The focus on reinvigorated words, however, struck me as a useful tool in many arenas. Certainly this is well-known and practiced in the political arena — where weapons are dubbed “peacekeeping missiles,” wealthy people become “job creators” and taxes become “revenue enhancements.” These techniques wouldn’t be used if they didn’t work effectively.

It seems that our public discourse could benefit from a shifting of focus, especially in these times of such strife and discord. We could all learn to replace the words that have become so polarizing, and focus instead on our shared values, goals and humanity. Think of the strides we could make simply by reframing our arguments into positive discussions.

It’s a solution worth trying on many levels. And the prize will be in proportion to the effort, as Mandarino would say.

— Bill Cirone is Santa Barbara County’s superintendent of schools.

Support Noozhawk Today

You are an important ally in our mission to deliver clear, objective, high-quality professional news reporting for Santa Barbara, Goleta and the rest of Santa Barbara County. Join the Hawks Club today to help keep Noozhawk soaring.

We offer four membership levels: $5 a month, $10 a month, $25 a month or $1 a week. Payments can be made using a credit card, Apple Pay or Google Pay, or click here for information on recurring credit-card payments and a mailing address for checks.

Thank you for your vital support.

Become a Noozhawk Supporter

First name
Last name
Email
Select your monthly membership
Or choose an annual membership
×

Payment Information

Membership Subscription

You are enrolling in . Thank you for joining the Hawks Club.

Payment Method

Pay by Credit Card:

Mastercard, Visa, American Express, Discover
One click only, please!

Pay with Apple Pay or Google Pay:

Noozhawk partners with Stripe to provide secure invoicing and payments processing.
You may cancel your membership at any time by sending an email to .(JavaScript must be enabled to view this email address).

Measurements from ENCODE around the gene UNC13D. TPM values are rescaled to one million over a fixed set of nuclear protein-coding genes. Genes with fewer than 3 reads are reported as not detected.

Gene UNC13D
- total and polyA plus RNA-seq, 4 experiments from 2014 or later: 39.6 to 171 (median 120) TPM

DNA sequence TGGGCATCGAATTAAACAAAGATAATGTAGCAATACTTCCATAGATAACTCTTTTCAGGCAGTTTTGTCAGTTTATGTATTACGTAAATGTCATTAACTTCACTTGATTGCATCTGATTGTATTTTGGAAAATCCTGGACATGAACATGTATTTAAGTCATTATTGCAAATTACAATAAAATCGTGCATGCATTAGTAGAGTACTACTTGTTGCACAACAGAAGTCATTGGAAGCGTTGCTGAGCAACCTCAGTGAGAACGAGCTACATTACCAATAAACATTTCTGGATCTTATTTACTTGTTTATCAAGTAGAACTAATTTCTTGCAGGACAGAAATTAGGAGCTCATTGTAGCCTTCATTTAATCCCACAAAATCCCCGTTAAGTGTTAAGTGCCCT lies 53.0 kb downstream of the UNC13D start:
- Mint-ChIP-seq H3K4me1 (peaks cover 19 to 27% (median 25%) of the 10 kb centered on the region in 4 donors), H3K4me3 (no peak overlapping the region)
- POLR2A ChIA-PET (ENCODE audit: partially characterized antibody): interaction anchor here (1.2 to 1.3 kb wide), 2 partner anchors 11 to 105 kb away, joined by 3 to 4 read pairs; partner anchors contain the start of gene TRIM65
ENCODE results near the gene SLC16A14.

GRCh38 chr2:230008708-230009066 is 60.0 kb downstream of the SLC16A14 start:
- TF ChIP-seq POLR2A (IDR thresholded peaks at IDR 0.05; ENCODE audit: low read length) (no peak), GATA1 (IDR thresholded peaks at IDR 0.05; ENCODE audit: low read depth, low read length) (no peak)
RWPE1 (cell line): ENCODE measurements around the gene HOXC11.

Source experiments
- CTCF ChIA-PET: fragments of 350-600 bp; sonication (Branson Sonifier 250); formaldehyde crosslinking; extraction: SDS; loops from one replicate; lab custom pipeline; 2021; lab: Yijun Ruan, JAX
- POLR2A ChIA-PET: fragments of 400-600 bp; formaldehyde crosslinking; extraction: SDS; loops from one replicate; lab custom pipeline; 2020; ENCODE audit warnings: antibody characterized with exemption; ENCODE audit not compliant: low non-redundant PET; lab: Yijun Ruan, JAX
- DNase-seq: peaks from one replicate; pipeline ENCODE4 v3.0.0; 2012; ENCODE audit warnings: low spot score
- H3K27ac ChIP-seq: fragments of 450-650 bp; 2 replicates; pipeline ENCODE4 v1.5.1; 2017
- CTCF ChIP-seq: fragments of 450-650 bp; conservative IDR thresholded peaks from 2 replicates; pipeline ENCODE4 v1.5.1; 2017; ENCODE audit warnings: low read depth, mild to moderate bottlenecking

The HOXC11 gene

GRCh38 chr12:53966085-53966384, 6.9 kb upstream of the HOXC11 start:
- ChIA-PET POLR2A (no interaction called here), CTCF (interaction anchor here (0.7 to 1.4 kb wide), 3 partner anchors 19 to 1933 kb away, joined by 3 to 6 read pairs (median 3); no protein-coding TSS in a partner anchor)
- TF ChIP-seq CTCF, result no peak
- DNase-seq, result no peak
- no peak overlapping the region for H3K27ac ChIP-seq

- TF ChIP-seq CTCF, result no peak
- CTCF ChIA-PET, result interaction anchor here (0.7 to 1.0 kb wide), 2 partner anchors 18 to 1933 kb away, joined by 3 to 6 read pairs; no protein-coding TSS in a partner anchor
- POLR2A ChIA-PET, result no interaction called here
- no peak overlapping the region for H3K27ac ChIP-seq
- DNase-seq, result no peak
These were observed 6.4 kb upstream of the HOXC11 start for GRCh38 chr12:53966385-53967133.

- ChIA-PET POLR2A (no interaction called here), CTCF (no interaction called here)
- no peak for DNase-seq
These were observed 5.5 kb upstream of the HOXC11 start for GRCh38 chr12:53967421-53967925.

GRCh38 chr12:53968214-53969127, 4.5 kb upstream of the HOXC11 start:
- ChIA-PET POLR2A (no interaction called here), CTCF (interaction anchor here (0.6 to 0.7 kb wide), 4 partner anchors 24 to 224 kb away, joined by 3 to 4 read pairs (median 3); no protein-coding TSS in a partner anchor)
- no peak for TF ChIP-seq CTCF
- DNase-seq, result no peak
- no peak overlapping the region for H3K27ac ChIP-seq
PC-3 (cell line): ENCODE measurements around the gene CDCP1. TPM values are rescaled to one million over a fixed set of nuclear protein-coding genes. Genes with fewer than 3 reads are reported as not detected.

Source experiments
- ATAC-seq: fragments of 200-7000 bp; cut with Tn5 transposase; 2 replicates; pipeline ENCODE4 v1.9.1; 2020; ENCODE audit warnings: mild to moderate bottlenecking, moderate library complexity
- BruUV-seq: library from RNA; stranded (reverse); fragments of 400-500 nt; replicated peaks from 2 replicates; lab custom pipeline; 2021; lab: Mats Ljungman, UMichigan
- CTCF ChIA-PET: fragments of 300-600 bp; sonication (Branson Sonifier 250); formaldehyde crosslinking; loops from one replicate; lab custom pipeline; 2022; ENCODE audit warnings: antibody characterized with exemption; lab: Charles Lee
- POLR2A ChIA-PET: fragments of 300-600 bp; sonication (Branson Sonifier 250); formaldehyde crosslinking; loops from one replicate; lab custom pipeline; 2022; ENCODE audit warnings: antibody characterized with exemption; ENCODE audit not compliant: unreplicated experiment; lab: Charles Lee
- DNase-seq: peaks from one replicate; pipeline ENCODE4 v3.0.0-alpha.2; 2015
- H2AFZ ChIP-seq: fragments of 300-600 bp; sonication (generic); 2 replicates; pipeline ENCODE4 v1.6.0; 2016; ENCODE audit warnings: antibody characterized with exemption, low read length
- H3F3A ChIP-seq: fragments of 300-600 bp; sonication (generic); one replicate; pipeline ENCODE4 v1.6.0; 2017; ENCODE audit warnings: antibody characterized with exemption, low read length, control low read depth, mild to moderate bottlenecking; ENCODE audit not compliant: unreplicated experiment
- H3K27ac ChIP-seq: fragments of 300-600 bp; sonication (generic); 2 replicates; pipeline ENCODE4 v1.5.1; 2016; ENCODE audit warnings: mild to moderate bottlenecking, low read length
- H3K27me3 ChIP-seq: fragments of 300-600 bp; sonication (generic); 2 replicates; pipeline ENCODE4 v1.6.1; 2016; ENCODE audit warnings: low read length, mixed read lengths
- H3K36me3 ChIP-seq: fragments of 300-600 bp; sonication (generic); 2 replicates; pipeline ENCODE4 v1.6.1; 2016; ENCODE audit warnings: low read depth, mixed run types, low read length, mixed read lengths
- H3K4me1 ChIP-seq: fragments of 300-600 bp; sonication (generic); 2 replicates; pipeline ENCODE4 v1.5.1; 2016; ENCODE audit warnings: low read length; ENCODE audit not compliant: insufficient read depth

• Ask
  • Vote
  • Investigate
  • Answer

Noozhawk Asks: What’s Your Question?

Welcome to Noozhawk Asks, a new feature in which you ask the questions, you help decide what Noozhawk investigates, and you work with us to find the answers.

Here’s how it works: You share your questions with us in the nearby box. In some cases, we may work with you to find the answers. In others, we may ask you to vote on your top choices to help us narrow the scope. And we’ll be regularly asking you for your feedback on a specific issue or topic.

We also expect to work together with the reader who asked the winning questions to find the answer together. Noozhawk’s objective is to come at questions from a place of curiosity and openness, and we believe a transparent collaboration is the key to achieve it.

The results of our investigation will be published here in this Noozhawk Asks section. Once or twice a month, we plan to do a review of what was asked and answered.

Thanks for asking!

Click Here to Get Started >

Reader Comments

Noozhawk is no longer accepting reader comments on our articles. Click here for the announcement. Readers are instead invited to submit letters to the editor by emailing them to [email protected]. Please provide your full name and community, as well as contact information for verification purposes only.